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(COLORADO SPRINGS) — Most Coloradans would say we’re a dog-loving state, but dog attacks may be more common than you think.
According to Animal Law Enforcement (ALE), they see about five dog attacks per day – three of which actually get reported. These attacks range from moderate, to severe to even deadly.
Brian Burris was walking his bike up a trail when he found himself fighting not one but four pit bulls in Midway. Burris’s girlfriend, Catrina Tetrault, said he suffered severe facial lacerations, bitten chunks out of both ears, exposed muscle in several areas, puncture wounds in his hands and more.
“His left arm was the worst of it… it looked like pieces of flesh just hanging from his arm…,” Tetrault stated.
Burris had tried shoving his arms into the dogs’ throats to prevent them from biting him any harder while still fending off two more. Bloodied clothes were found at the scene along with his pocket knife he wasn’t able to reach during the attack.
“There’s tons of little kids that live in our community and a couple of little ladies that come out with their strollers and walk with their kids,” said Tetrault. “If it had been any one of them, they would have been killed. Those dogs would have ripped them to pieces…”
Doctors said this was one of the worst dog attacks they had ever seen. Burris may have nerve damage in his face and his road to a full recovery will be long with the likelihood of needing more surgeries.
Other victims like Nicole Reed, was walking with her own dog and three-year-old child when she saw another dog charging them. They were on a well-traveled sidewalk near their elementary school in Peyton.
“He came up to my dog and… had him in his mouth like it was a chew toy… It’s one of those things you can’t unsee…,” stated Reed.
Reed’s six-year-old yorkie poo, Bailey, suffered severe bruising in his spine after aggressively being shaken by a pit bull. During the assault, Reed had helped her child over a fence before going back to help rescue Bailey.
“We didn’t know if he was breathing or not… we picked him up and his eye was literally coming out of his face. It was red from all the trauma being shaken,” Reed said.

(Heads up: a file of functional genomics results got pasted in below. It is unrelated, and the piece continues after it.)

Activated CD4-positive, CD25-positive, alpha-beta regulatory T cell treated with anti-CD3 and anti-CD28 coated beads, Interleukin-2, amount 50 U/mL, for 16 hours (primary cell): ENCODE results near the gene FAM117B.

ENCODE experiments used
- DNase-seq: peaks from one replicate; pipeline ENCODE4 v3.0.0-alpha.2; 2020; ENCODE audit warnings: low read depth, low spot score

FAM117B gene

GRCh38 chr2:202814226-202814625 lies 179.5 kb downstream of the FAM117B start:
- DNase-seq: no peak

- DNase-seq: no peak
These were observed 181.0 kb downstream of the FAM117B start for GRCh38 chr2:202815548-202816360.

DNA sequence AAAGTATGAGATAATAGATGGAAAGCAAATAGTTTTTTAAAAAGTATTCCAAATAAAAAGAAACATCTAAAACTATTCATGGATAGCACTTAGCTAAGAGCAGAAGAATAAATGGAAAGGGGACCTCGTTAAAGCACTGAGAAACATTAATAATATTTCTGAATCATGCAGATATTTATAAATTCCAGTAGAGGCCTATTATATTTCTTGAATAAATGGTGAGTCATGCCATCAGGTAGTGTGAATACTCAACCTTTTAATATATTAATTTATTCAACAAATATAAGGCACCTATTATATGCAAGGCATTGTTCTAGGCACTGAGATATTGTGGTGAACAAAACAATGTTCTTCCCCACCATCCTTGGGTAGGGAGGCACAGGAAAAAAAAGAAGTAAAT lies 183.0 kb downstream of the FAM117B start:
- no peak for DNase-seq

Bailey came home after his spinal surgery Friday, Aug. 11, and is now learning how to walk again.
Now those who have been victimized are speaking out against what they call “lax laws,” regarding dog attacks. Tetrault and Reed both say it’s unfair how irresponsible pet owners don’t have to face stricter consequences when their loved ones are suffering.
ALE Sergeant Nicole Michon said based on the severity of a dog’s attack history, the animal can be seized and held for court disposition. The court decides what stipulations a dog owner must follow including neutering, microchipping, registering with a dangerous animal license and possibly euthanasia.
Restitution can also be ordered, which includes boarding fees while a dog is in custody of ALE, medical bills, and more.
The owner responsible for the four pit bulls that attacked Burris received four misdemeanor charges of Unlawful Ownership of a Dangerous Dog. An El Paso County Deputy in charge of Burris’ case said if the owner is convicted, a second offense will usually become a felony charge resulting in jail time.
“I want there to be harsher laws for when animals attack and for the negligent pet owners…,” said Tetrault.
Reed agreed equating first-time charges against irresponsible pet owners to a “slap on the wrist.”
“I was not aware that there was such a lack of laws as far as how this goes… We need to put a lot more in place to stop this from happening,” Reed said.